Yesterday morning, small yard was run for my gallery and two others in my cell house. I was glad to be rid of my cellmate for a few hours. It would give me some time to read and write without any distractions from him. Hopefully, the rest of the cell house would be relatively quiet with the majority of people leaving to recreation. Less than an hour passed, however, when my cellmate and others on the yards returned. Thunderstorms were passing, and guards have been instructed not to leave prisoners outside when there is lightning. The chance of being hit by lightning was minute and probably a blessing for society, or the inmate. However, officials do not want the liability. Ironically, convicts at Stateville must languish in prison for most, if not all of their lives, but they must be protected from a one in a million chance of being struck by lightning.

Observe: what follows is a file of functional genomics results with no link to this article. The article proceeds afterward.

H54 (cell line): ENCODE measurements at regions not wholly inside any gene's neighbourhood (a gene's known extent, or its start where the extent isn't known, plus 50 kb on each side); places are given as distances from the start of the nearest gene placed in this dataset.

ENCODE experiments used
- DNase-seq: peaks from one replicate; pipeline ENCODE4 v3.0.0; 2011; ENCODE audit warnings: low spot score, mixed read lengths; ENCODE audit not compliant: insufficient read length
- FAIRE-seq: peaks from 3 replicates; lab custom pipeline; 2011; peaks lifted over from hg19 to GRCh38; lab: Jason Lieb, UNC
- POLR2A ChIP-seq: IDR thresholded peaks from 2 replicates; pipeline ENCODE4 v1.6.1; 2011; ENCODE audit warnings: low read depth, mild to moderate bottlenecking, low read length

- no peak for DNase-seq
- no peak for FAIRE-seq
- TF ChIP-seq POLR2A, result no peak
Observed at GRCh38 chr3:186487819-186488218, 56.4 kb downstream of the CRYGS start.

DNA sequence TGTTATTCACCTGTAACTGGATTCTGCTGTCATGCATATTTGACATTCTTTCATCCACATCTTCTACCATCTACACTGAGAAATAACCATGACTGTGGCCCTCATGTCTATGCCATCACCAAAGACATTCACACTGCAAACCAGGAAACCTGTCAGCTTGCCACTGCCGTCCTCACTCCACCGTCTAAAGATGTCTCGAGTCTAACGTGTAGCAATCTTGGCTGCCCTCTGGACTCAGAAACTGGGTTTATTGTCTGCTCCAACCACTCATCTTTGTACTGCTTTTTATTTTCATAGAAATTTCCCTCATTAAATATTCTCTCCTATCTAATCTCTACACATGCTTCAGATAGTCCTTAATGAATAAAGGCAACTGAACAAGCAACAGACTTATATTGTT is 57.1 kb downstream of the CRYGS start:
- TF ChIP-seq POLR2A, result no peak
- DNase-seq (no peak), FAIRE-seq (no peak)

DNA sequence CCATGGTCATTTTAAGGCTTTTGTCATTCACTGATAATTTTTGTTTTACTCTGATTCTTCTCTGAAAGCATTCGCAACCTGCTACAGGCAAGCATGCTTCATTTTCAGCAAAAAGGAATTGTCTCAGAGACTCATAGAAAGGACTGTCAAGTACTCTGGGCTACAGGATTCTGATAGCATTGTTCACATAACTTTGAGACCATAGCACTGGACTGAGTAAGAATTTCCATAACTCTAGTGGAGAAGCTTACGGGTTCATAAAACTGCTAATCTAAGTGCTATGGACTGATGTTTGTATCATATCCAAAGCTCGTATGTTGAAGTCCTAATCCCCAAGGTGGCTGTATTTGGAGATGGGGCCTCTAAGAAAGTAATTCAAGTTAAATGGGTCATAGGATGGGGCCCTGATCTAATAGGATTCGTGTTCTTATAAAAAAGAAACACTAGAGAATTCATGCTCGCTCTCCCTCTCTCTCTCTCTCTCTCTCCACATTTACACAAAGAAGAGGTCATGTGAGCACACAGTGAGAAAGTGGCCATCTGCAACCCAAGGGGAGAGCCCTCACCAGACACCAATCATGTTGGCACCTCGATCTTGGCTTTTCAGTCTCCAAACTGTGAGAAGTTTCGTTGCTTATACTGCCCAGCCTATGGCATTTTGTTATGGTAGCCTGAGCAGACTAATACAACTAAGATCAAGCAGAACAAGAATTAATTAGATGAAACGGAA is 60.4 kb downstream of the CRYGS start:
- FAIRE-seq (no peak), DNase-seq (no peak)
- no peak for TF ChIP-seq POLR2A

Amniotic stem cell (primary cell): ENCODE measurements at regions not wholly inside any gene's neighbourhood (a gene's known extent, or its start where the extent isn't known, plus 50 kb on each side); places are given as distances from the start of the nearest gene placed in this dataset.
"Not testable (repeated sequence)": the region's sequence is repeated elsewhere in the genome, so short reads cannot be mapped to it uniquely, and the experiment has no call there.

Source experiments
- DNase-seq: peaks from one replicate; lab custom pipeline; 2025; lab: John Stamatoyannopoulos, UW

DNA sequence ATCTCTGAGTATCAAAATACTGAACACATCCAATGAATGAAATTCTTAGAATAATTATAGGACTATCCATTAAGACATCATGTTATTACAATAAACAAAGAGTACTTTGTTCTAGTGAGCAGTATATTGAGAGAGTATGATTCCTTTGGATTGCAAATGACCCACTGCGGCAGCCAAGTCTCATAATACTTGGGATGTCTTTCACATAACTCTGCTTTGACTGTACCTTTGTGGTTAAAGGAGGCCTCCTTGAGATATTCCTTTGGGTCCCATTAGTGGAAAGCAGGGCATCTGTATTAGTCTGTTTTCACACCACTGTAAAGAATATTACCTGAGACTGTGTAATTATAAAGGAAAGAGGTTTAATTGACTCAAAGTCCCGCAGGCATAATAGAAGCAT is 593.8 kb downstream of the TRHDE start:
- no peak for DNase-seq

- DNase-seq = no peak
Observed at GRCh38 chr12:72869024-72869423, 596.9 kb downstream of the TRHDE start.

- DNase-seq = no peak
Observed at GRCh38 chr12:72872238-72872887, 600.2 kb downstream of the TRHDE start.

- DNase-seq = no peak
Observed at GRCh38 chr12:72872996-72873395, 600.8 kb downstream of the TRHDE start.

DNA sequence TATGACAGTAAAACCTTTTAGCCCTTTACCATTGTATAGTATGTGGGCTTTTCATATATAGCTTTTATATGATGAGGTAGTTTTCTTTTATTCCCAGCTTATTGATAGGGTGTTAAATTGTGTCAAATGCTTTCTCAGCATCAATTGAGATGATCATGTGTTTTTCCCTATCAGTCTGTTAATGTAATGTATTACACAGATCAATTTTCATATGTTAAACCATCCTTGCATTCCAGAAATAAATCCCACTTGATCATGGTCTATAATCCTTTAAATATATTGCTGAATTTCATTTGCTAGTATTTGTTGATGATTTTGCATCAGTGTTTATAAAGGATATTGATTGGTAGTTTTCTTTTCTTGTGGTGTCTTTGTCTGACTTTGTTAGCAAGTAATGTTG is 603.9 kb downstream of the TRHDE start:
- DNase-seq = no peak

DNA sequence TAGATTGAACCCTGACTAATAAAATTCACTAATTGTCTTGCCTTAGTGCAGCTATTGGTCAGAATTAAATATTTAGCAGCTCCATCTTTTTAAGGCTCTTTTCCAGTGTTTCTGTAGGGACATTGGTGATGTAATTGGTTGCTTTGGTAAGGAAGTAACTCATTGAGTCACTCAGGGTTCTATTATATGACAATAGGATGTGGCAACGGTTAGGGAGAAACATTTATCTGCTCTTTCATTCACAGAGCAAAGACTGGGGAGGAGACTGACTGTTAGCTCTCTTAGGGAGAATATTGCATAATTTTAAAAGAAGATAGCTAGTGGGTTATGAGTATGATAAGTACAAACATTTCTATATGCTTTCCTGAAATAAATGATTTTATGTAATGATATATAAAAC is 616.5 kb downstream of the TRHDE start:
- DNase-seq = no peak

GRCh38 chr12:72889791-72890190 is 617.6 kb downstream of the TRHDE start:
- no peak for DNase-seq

It rained for much of the day, and I thought possibly the evening yard would be cancelled as well. Yesterday, my gallery and the one above it were scheduled to be sent to the large south yard after dinner. The south yard with its weights, quarter mile track, and ample space was a place I could look forward to. Evening yard was only given to inmates once every other week, and it is over at the end of summer. At about 4:30 p.m., an announcement was made over the loudspeaker. Two and four galleries were advised to get ready for chow and that yard would follow. However, we were to be sent to the small yard. "Small yard" was repeated a couple times to the dismay of inmates including myself.